SOUTHINGTON — Car thefts and break-ins are on the rise this year and police say they’re undertaking “a lot” of investigations with the help of video footage gathered from residents’ home security cameras.
Police are also distributing steering wheel lock devices to Hyundai owners and urging all residents to lock their cars and keep valuables out of sight.More thefts, burglaries
While the police department recorded 163 car burglaries last year, there have already been 95 in town to date. April burglaries jumped from 13 in 2022 to 53 this year.
Deputy Police Chief William Palmieri said auto crimes, which have risen in recent years, do ebb and flow. A group of thieves will be active for a time and then either stop or get caught.
“You see spikes and then you see decreases,” he said. “April was a large driver.”
Car thefts too are up this year. In 2022, there were 62 vehicles reported stolen. To date there’s already 43 for the year.
“There’s groups of people who are going through and hitting all the cities and towns,” “We have our auto theft task force working on it,” Palmieri said.
Several years ago, the department formed an auto theft task force to address vehicle thefts and burglaries. The task force works with police in surrounding towns to catch criminals. Town residents have also formed neighborhood watches to share video evidence and other information on car thieves. Those videos, often shared on social media, do help police according to Palmieri.
“The videos that we get we use to further our investigations. There’s a lot of investigations in the works at this time and that’s basically all I can say,” he said.License platereading cameras
Earlier this year, Cheshire officials approved the purchase of a dozen license plate reader cameras for strategic locations around town. Police Chief Neil Dryfe said the camera company is determining the best placement for the cameras and that they should be installed by this summer.
Cameras with license plate reading technology can identify vehicles that have been reported stolen.
“A lot of the people who are coming into town to commit these crimes are already driving cars that are stolen,” Dryfe said. “The chances of them passing a police vehicle that has a reader on it are pretty thin… If we can get fixed license plate readers around town, the main arteries, we can at least get an alert.”
Cheshire has three cruisers with license plate readers.
“The goal is to take the people driving the stolen car into custody safely and recover the car,” Dryfe said.
Cheshire’s car thefts and burglaries thus far match last year’s although they’re much more common than a decade ago.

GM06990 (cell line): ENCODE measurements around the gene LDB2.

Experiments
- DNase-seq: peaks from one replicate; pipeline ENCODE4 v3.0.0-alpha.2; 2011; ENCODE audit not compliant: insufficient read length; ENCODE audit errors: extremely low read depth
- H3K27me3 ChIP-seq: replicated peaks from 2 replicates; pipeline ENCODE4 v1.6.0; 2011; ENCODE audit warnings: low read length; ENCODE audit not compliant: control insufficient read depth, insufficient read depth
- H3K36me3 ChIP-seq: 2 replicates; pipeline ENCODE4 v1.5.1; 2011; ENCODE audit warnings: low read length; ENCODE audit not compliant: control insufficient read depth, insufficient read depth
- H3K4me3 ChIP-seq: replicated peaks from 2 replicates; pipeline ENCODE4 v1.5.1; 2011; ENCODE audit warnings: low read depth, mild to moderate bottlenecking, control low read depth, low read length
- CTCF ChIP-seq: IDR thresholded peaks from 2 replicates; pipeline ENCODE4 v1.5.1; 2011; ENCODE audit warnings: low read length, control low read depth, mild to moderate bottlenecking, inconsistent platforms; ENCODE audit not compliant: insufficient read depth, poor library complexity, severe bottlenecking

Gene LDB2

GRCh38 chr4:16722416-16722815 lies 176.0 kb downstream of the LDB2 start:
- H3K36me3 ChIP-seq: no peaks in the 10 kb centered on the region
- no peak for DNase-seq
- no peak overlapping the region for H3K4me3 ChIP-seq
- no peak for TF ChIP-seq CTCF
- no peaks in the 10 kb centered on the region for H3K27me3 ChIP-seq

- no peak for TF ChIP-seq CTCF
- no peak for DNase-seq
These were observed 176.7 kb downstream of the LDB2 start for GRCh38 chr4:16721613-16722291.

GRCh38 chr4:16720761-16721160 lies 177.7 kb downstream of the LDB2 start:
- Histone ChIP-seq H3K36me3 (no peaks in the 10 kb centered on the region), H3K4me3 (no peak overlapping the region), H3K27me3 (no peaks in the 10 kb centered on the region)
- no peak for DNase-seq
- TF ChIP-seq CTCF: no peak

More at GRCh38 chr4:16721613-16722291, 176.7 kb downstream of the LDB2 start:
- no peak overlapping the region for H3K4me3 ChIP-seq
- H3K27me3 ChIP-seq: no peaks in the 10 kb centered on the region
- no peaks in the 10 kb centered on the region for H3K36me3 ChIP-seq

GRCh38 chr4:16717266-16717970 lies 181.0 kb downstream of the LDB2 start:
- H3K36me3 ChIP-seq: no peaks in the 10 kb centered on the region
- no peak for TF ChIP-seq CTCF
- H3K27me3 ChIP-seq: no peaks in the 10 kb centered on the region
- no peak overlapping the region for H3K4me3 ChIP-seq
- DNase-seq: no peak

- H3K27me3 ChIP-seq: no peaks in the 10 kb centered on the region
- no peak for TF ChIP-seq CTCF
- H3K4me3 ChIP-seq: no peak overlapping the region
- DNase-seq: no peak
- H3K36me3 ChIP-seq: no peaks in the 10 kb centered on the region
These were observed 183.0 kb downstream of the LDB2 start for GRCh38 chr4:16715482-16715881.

Southington police are considering similar cameras and are looking to get grants to help pay for them.
James Verderame, a Southington Board of Police Commissioners member, said it’s difficult to catch thieves.
“You only have so many people. It’s hard. We have a pretty big area in the town… These guys are pretty smart that come into town,” he said. “There’s not much more you can do, except get those readers.”
The department could use 10 officers to just focus on car crimes but Verderame didn’t believe that type of expansion would be realistic.
Video footage from residents that capture a thief’s face or license plate are helpful in solving crimes, Verderame said.
“The detectives will run it,” he said. “If we can get that, we have a chance.”Steering wheel locks for Hyundai owners
Southington police are giving away steering wheel locks to local Hyundai owners after the company provided the devices to the town. The car company has been making efforts to reduce thefts of cars made between 2011 and 2021, including software updates that make the cars harder to start without a key.
Hyundai donated 240 locks to Southington police who are giving them away to residents with proof of ownership of such a car on a first come-first serve basis.
Cheshire police contacted the company to also get steering wheel locks for local Hyundai owners, Dryfe said.
Thefts of Hyundai and Kia vehicles have been surging across the U.S. The automakers announced Friday they reached a settlement in a class-action lawsuit over the recent surge in thefts, according to a statement from attorneys appointed by the court to lead the case.
In the automakers’ 2011-2022 models, the vehicles did not come equipped with an antitheft device that in most modern cars transmits a code from the smart key to the vehicle before it will start, according to the statement. Without the device and with design flaws, several online videos showed theives stealing the cars using a screwdriver and a USB cord in less than 90 seconds.
Palmieri said departments are trying a host of ways to prevent car thefts, including encouraging residents to secure their valuables and vehicles.
“I don’t think there’s one magic solution that’s going to stop this. Collectively, we need to work together and get as many tools as we can to gather evidence,” he said. “That’s how we’re going to be successful in trying to curb what’s going on.”
While some residents have been frustrated at the need to take preventative measures, Palmieri said those measures are important to avoid becoming a victim of theft.
“The best thing our citizens can do is to lock their doors, don’t leave any valuables in the car, no purses, no laptops, nothing that can be seen from outside the car,” he said. “Unfortunately right now, the times we live in, we have to do the best we can to secure our stuff. The reality of the world we’re living in right now is that we have to take those steps.”